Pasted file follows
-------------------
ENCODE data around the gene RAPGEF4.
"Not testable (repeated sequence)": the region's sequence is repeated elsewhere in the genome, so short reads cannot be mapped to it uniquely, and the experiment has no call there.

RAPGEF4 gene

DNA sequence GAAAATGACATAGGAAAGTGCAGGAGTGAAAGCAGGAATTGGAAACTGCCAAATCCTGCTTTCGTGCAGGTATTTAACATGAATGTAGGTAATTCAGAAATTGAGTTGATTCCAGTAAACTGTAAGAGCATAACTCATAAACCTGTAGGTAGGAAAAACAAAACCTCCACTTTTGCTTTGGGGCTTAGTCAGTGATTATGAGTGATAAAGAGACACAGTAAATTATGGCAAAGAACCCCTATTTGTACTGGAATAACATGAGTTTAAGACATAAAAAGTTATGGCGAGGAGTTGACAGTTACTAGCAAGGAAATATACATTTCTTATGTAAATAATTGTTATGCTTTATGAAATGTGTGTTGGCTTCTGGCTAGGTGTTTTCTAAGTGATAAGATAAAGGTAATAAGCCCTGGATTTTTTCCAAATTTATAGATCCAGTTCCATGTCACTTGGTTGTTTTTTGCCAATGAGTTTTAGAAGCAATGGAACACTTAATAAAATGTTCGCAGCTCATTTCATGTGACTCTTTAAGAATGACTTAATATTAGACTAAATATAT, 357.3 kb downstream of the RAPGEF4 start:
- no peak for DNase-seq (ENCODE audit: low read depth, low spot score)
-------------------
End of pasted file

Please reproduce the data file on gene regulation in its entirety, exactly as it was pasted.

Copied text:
ENCODE data around the gene RAPGEF4.
"Not testable (repeated sequence)": the region's sequence is repeated elsewhere in the genome, so short reads cannot be mapped to it uniquely, and the experiment has no call there.

RAPGEF4 gene

DNA sequence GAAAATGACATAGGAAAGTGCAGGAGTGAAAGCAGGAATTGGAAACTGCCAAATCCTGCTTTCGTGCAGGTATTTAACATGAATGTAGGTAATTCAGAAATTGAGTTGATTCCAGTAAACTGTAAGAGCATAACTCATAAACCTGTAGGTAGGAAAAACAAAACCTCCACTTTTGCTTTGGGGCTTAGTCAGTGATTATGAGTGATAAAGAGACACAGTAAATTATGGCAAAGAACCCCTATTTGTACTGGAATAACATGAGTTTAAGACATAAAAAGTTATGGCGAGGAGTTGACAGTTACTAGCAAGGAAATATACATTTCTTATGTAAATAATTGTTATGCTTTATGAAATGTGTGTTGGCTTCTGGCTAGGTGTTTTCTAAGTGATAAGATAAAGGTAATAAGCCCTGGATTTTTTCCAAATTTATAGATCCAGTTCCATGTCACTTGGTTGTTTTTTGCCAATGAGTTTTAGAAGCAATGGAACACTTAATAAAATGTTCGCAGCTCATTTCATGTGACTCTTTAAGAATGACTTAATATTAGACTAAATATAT, 357.3 kb downstream of the RAPGEF4 start:
- no peak for DNase-seq (ENCODE audit: low read depth, low spot score)